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The Internet Is Exploding: 10 Must-Read Articles This Week 10/25

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Political tensions rise around the world and produce more and more resistance. Nigerians are protesting SARS and the US presidential election is only eight days away. Highlights: Centering friendship, controversy over the BMA selling art, white women love fall, niche sports, southern hip-hop, the white gays, the Godzilla in all of us, HBCUs and Kamala Harris and mass incarceration, and the second presidential debate.

1. The Atlantic: What If Friendship, Not Marriage, Was at the Center of Life?

As a country, while we’ve shifted over the past few decades what constitutes marriage and who has the right to marry, “what hasn’t shifted much is the expectation that a monogamous romantic relationship is the planet around which all other relationships should orbit.” I’ve heard and made the case for centering friendships for years. Mostly, I’ve heard these conversations in queer spaces and amongst Black, Indigenous, and people of color—but women more specifically. Over the past year or so, however, I feel like I’ve seen more and more white people who don’t identify as queer centering friendship—and not marriage—in their lives. There has been a resurgence of friends that “live in houses they purchased together, raise each other’s children, use joint credit cards, and hold medical and legal powers of attorney for each other. These friendships have many of the trappings of romantic relationships, minus the sex.” This type of relationship was more common in the 19th century, but became less accepted as “men and women’s divergent social spheres began to look more like a Venn diagram, enabling emotional intimacy between the genders.”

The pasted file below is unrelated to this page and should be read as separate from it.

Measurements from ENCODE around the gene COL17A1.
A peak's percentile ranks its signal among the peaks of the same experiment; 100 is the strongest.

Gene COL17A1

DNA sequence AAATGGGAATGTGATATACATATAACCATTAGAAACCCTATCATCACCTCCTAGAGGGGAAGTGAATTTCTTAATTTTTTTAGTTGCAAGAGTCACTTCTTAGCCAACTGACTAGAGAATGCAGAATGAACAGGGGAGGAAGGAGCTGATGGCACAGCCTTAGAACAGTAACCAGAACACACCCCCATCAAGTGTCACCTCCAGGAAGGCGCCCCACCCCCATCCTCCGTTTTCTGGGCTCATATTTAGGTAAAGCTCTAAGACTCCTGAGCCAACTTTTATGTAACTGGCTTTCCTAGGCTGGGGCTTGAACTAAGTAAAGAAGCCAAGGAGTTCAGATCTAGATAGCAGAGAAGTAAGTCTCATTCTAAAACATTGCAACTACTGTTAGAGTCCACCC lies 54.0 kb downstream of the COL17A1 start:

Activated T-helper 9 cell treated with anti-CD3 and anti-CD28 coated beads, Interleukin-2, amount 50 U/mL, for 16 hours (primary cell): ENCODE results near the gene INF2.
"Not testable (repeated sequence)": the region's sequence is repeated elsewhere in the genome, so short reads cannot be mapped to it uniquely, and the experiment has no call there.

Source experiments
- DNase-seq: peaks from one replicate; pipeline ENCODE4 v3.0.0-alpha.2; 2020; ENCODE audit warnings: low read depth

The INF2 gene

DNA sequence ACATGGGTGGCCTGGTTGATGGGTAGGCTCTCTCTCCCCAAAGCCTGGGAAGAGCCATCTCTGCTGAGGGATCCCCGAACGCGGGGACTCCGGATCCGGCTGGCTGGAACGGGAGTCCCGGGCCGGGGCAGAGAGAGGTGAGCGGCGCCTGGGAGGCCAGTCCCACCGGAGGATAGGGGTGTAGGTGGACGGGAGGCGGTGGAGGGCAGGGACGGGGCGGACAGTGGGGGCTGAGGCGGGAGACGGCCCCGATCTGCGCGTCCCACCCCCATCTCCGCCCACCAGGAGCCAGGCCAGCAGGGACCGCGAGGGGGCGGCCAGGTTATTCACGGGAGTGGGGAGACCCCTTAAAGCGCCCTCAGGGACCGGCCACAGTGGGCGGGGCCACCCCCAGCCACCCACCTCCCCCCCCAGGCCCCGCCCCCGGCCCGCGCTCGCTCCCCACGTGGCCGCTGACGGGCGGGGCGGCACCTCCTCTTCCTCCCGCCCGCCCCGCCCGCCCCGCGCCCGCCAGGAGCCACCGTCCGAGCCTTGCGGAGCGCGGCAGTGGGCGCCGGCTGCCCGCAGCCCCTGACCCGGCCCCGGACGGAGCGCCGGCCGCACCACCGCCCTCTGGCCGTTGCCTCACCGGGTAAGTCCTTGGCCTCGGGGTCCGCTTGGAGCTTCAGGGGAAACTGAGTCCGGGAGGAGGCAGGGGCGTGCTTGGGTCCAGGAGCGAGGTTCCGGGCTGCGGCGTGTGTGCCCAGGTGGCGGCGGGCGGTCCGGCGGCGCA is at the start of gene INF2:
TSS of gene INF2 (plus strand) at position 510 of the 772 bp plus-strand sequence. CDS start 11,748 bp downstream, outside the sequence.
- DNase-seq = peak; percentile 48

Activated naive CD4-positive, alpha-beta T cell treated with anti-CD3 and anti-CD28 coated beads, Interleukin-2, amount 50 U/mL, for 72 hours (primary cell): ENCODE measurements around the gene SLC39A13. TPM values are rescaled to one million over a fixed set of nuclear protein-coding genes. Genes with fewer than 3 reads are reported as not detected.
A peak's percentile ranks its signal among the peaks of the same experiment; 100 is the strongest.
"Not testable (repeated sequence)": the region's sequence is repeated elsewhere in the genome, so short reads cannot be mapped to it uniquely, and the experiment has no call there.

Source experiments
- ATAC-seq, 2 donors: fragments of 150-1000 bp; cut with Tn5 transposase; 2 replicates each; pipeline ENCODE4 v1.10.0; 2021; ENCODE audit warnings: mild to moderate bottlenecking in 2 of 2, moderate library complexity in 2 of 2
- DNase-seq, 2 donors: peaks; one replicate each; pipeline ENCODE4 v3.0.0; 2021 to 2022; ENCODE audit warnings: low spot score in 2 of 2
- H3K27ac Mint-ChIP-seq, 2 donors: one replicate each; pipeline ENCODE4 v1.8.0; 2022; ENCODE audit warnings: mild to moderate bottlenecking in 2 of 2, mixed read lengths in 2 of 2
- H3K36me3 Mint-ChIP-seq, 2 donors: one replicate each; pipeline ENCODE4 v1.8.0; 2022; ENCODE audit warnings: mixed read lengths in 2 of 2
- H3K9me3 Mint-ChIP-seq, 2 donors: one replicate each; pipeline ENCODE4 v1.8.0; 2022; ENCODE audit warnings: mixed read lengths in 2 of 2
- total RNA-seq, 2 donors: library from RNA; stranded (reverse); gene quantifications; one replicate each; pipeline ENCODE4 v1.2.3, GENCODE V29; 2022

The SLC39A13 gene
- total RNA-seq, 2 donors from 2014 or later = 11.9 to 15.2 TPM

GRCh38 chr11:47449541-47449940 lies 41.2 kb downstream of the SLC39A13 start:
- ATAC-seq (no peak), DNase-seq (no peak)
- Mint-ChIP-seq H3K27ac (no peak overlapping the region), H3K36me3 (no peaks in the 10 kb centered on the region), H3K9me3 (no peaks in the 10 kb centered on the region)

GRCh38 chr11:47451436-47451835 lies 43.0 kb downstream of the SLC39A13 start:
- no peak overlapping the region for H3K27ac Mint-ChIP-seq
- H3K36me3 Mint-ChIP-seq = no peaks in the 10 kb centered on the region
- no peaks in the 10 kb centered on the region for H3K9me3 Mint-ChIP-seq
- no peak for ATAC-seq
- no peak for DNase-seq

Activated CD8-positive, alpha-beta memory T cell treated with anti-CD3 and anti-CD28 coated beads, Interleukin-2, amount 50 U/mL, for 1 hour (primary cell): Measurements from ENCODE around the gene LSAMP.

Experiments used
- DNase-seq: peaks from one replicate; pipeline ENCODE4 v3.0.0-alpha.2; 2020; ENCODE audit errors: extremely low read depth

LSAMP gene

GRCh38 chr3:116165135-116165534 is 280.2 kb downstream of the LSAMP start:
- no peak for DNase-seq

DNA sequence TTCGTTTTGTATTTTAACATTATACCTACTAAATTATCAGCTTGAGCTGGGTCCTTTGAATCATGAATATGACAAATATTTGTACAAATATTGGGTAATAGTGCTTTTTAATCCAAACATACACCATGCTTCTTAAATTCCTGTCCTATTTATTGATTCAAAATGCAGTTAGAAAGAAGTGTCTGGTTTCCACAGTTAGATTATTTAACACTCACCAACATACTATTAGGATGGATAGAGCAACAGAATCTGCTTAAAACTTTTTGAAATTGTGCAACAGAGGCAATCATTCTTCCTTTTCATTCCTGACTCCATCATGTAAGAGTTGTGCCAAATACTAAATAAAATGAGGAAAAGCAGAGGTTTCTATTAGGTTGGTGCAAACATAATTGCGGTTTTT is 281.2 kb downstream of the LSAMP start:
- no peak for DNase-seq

While a shift back toward intimate friendships might have been growing for decades, the pandemic has highlighted the need for diversity in one’s relationships and not expecting to receive “emotional support, sexual satisfaction, shared hobbies, intellectual stimulation, and harmonious co-parenting” all from one person. “Such totalizing expectations for romantic relationships leave us with no shock absorber if a partner falls short in even one area. These expectations also stifle our imagination for how other people might fill essential roles such as cohabitant, caregiver, or confidant.”

 

2. LA Times: Baltimore Museum of Art uses COVID as cover to sell a Warhol. Floodgates open

Shots have been fired! The BMA recently announced the sale of three paintings, whose collective estimated value is upwards of $73 million, to raise funds for diversity and inclusion initiatives at the museum. The sale of the three works by Andy Warhol, Brice Marden, and Clyfford Still has set the art world ablaze as deaccessioning works to pay for museum operations is generally seen as unethical. As Christopher Knight writes, “art is not considered a monetary asset for IRS purposes, and few institutions carry their collections as assets on their accounting books.” The American Alliance of Museum Directors’ temporary relaxation of its guidelines for deaccessioning work, in order to help museums that were financially struggling during the pandemic, has allowed the BMA to sell these paintings to cover operating expenses. The funds from these sales are to fill two endowments, one for “direct care of the museum’s collection” and the other for future art acquisitions. 

Critics have pointed out that the BMA has admitted that its finances are stable, however, and that its use of those funds goes against the AAMD’s previous guidelines that deaccessioning decisions should be “separate from the process of deciding how to use the proceeds.” The discourse around the sale has revealed division on the museum’s board, too. A Washington Post article published Friday afternoon notes that artists Adam Pendleton and Amy Sherald have both resigned from the board because “they could not devote the time required to participate fully” and “neither stated outright that they objected to the sale.” Former board members Charles Newhall III and Stiles Colwill have “publicly rescinded” promised gifts of $50 million because of the deaccession. Current board chair Clair Zamoiski Segal told the Post that “The majority of donors would rather give to more high-profile projects or initiatives and the board itself is not an endless fount… If fundraising for salaries was easy, more museums would be paying better wages.”